NEW YORK -- Twitter and Facebook lit up in a World Cup frenzy this week as millions of people around the world took to social media to share in the ups and downs of the matches.
Defending champion Spain's stunning elimination Wednesday after a 2-0 defeat to Chile generated a lot of buzz, though not as much as the Cup's opening match between Brazil and Croatia.
Google, meanwhile, tracked more than 641 million World Cup-related searches. In the week leading up the U.S. team's game against Ghana on Monday, there were 10 times more searches for the World Cup in the U.S. than for the NBA Finals, which were in progress at the time.
Here's a look at how the World Cup fared online this week:
Tweet deluge: There were 4.9 million tweets sent out Monday during the U.S. team's match against Ghana. That compared with 12.2 million during the opening game last week between Brazil and Croatia, the most tweeted-about match so far. In comparison, there were 19.1 million tweets sent about this year's Oscars, but that was within a 12-hour window surrounding the award show. All 32 participating World Cup teams have Twitter accounts -- latecomer Iran joined just in time last week as (at)TeamMeliIran.
The little guy: Notice anything different on Google Maps this week? Look a little closer. That's right, the little yellow guy that guides users through the Street View feature ("Pegman," as he's called), has been dressed up in black shorts and a white T-shirt and is holding a soccer ball. While you're at it, you can also look inside all the World Cup stadiums using Street View.
Who's talking on Facebook? Watching the U.S. beat Ghana on Monday, men aged 25 to 34 were posting about the match the most, followed by men ages 18 to 24, then men 35-44. Women between 25 and 34 came next. As for countries, the top 5 countries with the most posts were, in order, the U.S., Brazil, Indonesia, Thailand and England. In all, 10 million people generated 15 million "interactions" on Facebook, which include posts, comments, likes and shares.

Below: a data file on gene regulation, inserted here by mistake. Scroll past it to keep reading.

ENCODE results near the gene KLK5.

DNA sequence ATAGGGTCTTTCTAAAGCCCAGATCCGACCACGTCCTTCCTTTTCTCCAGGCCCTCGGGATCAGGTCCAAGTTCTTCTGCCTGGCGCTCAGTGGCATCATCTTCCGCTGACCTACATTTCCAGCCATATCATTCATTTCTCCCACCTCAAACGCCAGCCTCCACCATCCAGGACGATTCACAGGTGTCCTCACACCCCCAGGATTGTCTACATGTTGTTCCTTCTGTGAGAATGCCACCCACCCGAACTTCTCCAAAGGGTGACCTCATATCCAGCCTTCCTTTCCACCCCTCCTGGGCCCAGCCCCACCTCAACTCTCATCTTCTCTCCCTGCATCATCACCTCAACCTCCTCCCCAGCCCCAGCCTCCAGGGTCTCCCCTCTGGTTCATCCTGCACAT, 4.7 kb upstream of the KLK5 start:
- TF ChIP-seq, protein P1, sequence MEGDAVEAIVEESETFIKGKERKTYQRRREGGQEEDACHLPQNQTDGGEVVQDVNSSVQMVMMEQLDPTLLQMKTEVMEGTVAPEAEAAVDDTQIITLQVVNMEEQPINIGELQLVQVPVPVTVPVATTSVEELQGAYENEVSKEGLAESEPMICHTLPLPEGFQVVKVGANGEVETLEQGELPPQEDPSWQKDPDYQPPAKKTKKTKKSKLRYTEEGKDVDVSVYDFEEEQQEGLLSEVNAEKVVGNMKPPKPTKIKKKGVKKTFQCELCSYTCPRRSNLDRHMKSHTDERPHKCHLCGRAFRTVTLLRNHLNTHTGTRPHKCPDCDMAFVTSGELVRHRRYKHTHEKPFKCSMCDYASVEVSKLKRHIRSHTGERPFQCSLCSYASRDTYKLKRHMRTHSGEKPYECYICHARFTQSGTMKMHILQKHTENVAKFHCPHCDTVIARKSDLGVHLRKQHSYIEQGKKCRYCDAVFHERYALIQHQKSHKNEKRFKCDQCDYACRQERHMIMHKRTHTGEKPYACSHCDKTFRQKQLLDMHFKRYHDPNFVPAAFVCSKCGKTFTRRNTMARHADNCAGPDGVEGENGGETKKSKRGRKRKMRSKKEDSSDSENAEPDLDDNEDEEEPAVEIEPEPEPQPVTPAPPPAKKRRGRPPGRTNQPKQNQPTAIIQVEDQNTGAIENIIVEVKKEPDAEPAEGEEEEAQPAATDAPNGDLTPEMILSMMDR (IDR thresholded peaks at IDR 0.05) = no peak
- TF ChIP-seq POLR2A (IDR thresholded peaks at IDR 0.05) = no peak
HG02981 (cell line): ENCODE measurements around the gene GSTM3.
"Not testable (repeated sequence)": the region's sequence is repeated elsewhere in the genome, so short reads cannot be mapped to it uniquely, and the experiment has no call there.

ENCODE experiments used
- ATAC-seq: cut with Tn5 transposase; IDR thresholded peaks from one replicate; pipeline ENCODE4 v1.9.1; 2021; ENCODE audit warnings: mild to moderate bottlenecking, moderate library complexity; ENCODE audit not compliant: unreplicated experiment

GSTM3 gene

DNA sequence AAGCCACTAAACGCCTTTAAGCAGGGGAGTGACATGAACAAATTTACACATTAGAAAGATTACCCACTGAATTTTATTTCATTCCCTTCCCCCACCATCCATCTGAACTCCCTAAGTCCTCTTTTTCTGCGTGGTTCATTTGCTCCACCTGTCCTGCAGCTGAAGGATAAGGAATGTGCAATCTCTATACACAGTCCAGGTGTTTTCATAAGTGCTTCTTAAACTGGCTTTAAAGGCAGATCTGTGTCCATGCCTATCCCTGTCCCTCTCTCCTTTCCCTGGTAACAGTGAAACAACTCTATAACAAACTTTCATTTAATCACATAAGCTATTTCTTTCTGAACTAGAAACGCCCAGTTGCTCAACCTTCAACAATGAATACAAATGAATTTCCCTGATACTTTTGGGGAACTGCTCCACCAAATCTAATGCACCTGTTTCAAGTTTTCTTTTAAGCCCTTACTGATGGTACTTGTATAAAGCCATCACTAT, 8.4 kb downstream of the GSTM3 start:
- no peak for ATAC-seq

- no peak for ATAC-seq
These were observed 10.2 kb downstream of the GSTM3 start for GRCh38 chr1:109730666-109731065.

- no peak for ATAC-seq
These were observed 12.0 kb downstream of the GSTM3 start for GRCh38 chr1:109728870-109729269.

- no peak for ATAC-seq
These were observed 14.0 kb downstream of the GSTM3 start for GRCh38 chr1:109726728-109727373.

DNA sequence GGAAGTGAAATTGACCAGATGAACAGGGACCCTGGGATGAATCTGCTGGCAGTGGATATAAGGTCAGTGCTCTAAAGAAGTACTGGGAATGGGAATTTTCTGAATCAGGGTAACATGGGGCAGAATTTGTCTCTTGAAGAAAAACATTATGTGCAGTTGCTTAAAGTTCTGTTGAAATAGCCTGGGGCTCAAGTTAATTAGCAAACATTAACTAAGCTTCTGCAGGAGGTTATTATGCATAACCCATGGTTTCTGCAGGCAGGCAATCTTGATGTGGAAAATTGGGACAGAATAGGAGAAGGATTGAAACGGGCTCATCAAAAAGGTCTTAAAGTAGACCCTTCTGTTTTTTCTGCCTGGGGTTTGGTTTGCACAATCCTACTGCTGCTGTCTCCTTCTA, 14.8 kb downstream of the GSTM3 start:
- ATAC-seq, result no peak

Why Thailand, you ask, considering it's not in the tournament? The country's military junta, in an effort to "return happiness to the people," negotiated a deal with the tournament's broadcaster to allow all the games to be shown for free. Previously, the broadcaster had only planned to show 22 of the 64 matches for free.
Goals on Google? Google is sharing some World Cup stats that look at what people are searching for during the matches. In anticipation of Saturday's Germany vs. Ghana game, for example people in Germany were searching for Ghana player Kevin Prince Boateng 20 percent more than for his brother Jerome Boateng -- even though the Jerome plays for Germany.
Germans were also searching for caipirinhas more often than people in Brazil, perhaps because Brazilians already know how to concoct their national cocktail, made from cachaca, sugar and lime. In Brazil, which tied with Mexico on Tuesday, searches for a Mexican TV character called the Crimson Grasshopper soared after Mexico fans dressed as "El Chapulín Colorado" to support their team.